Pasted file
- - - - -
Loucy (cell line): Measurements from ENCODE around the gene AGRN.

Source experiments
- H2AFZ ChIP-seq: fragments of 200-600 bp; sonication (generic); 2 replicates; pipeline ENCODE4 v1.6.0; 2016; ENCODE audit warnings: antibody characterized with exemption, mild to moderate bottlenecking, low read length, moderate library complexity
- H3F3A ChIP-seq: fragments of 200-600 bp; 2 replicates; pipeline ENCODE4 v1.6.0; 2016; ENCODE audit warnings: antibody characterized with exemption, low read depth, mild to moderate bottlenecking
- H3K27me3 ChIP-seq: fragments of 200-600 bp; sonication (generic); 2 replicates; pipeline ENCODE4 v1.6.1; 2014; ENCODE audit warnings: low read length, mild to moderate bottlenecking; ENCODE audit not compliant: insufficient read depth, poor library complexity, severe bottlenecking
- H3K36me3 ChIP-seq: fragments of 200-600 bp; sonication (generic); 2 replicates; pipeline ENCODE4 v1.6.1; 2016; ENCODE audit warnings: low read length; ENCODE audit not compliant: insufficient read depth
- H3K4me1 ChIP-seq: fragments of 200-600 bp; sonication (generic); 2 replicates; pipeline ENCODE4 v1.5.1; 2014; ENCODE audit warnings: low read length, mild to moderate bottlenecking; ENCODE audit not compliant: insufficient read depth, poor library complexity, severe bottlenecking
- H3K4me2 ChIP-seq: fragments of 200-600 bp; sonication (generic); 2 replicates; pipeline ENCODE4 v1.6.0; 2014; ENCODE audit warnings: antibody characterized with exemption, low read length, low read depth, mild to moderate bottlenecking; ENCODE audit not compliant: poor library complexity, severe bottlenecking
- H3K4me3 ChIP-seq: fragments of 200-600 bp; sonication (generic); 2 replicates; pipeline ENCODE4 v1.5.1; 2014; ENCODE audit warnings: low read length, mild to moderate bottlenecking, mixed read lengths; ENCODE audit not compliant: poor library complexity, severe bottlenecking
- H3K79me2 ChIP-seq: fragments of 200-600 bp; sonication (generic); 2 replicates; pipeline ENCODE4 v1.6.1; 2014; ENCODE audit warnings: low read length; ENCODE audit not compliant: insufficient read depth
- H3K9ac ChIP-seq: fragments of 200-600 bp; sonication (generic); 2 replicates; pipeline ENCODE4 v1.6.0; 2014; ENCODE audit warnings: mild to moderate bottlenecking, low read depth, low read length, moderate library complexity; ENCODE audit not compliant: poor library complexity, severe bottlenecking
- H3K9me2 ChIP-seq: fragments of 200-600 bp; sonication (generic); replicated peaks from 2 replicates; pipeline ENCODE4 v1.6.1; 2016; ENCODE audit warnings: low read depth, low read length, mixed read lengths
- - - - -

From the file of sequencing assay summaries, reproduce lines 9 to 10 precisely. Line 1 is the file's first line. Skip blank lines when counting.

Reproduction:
- H3K4me3 ChIP-seq: fragments of 200-600 bp; sonication (generic); 2 replicates; pipeline ENCODE4 v1.5.1; 2014; ENCODE audit warnings: low read length, mild to moderate bottlenecking, mixed read lengths; ENCODE audit not compliant: poor library complexity, severe bottlenecking
- H3K79me2 ChIP-seq: fragments of 200-600 bp; sonication (generic); 2 replicates; pipeline ENCODE4 v1.6.1; 2014; ENCODE audit warnings: low read length; ENCODE audit not compliant: insufficient read depth